I was planning on doing this, even before the recent corona virus scare, telling us to stay at home as much as possible. I always spend a lot of time in my workshop, except in heavy gardening seasons!
I got the idea for this when I saw some of the mason bee houses for sale, and I said "Hey, that would be easy to make!" Maybe not really easy, but it was easy to draw up the plans, and once I did that, it was easy! I haven't finished it, but the most time consuming work is done.
First, I got some cheap cedar (a wood suggested for the bees, since finishing is not necessary), being sold at clearance because it was bowed, and nobody would buy it for deck-making! I cut them to 4' pieces, then put them on a workbench, with spacers, to let them stabilize. Then I jointed one side, until totally flat, then planed them all, to 3/4 thick. It is only 5.5" wide, and wider would have been better, but I didn't want to rout it lengthwise, as it seemed it would be weaker that way, in the thin sections.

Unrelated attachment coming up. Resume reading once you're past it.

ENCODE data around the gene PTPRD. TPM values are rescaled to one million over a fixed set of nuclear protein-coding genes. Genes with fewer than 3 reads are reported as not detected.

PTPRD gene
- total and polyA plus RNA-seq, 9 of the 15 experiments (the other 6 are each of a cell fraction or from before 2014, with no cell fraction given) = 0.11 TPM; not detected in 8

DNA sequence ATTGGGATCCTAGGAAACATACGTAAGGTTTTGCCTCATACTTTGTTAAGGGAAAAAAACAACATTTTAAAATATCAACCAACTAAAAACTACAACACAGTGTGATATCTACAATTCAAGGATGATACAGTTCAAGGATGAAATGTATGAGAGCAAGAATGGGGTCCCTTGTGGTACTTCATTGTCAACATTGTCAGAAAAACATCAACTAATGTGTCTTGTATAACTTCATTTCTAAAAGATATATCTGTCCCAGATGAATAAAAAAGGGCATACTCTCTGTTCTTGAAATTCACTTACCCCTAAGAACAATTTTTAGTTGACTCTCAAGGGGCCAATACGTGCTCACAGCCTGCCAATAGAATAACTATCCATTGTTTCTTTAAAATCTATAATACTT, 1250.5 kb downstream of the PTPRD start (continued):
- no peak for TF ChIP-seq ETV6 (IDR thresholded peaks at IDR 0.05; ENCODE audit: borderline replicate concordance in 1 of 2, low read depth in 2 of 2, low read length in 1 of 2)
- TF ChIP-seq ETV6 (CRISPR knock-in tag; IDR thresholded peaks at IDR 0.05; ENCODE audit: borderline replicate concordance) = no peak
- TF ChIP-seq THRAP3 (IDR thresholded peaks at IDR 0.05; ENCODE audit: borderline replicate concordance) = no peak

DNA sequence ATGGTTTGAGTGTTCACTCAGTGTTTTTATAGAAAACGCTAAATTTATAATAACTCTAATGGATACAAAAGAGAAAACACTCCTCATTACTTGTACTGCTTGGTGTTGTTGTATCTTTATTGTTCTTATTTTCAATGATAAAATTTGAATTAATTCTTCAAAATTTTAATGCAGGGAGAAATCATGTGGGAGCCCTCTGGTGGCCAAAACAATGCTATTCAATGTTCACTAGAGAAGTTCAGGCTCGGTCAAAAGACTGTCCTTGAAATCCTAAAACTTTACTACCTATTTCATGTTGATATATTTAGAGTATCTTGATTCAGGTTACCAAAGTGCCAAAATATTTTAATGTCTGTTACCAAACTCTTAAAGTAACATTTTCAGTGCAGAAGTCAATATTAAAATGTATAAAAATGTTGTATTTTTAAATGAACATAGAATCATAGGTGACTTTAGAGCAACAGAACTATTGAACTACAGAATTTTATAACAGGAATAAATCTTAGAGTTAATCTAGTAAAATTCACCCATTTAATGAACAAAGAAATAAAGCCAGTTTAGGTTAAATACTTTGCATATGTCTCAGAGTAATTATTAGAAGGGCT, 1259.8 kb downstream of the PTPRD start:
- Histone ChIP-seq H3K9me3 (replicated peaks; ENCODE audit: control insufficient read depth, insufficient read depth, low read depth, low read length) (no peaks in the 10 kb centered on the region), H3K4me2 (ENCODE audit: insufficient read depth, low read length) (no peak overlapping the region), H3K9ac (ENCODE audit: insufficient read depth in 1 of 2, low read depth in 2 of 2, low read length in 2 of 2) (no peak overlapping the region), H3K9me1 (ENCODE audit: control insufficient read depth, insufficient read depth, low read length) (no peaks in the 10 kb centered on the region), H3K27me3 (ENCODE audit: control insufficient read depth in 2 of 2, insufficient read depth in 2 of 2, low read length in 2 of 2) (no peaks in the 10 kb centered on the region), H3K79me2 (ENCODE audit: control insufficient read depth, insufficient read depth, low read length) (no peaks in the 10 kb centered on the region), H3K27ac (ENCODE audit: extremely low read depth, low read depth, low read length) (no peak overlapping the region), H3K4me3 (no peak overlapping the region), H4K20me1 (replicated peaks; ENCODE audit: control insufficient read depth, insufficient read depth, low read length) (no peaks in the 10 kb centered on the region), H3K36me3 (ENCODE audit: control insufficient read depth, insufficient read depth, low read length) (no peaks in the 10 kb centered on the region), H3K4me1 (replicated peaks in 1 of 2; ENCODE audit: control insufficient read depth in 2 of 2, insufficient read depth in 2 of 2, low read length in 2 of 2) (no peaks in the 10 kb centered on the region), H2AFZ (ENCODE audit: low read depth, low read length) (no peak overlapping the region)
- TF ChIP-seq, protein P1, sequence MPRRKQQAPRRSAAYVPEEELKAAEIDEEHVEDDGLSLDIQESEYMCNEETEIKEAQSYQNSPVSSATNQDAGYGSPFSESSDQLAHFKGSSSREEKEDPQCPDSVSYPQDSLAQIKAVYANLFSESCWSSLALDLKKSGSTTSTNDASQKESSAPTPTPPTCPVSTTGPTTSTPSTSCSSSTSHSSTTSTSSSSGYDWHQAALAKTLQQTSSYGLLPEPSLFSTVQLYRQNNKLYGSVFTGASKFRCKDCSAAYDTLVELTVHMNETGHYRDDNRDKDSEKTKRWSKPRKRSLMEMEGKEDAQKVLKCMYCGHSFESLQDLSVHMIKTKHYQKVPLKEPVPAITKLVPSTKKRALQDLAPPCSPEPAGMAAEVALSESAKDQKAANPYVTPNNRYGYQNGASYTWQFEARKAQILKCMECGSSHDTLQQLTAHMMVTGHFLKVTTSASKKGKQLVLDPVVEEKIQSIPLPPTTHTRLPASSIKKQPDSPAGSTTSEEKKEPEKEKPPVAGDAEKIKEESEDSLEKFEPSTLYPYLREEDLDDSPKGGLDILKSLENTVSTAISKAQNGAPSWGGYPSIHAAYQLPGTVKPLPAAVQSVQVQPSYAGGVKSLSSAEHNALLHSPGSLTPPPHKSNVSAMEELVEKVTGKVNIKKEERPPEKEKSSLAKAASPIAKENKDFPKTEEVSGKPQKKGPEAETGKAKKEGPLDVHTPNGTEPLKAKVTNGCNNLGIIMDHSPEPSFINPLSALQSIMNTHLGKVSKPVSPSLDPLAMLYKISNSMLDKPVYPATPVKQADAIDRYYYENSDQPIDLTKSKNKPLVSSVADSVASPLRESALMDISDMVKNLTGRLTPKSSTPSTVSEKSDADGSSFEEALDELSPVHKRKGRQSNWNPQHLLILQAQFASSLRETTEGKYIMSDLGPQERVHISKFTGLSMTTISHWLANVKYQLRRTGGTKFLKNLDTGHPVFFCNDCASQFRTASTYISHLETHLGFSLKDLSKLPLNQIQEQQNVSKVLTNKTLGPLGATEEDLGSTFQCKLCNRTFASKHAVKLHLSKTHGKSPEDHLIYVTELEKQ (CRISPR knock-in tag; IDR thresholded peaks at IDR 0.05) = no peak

I first cut 9 pieces, 6 5/16" wide, to make the 11 cross grain router cuts, on both sides of the piece, with a 5/16" cove box bit, set to 5/32" deep, so the 2 cuts on opposing pieces meet to make a 5/16" diameter hole.
First set of cuts on router table, using a 5/16 inch cove box bit. by pepperhead212, on Flickr
Last cut, at least with the router. by pepperhead212, on Flickr
Unfortunately, cedar is a wood that splinters a lot, and after each set of cuts, I had to take a piece of sandpaper, wrapped around a ¼" dowel, to clean out the grooves, and the splinters sticking up. Here is a photo, showing those splinters, and cleaning them out. It didn't take long, for each set of 16.
Cleaning out the grooves, using a 1/4 inch dowel, wrapped around 120 grit sandpaper. by pepperhead212, on Flickr
Here are the finished inserts, showing how it looks like 88 holes were drilled, all the way through.
The wood, loosely stacked, showing the future home for 88 mason bees. by pepperhead212, on Flickr
All I have to do now, is make a "cage", to hold them in, and protect them - the easy part of the job. I'll post that later.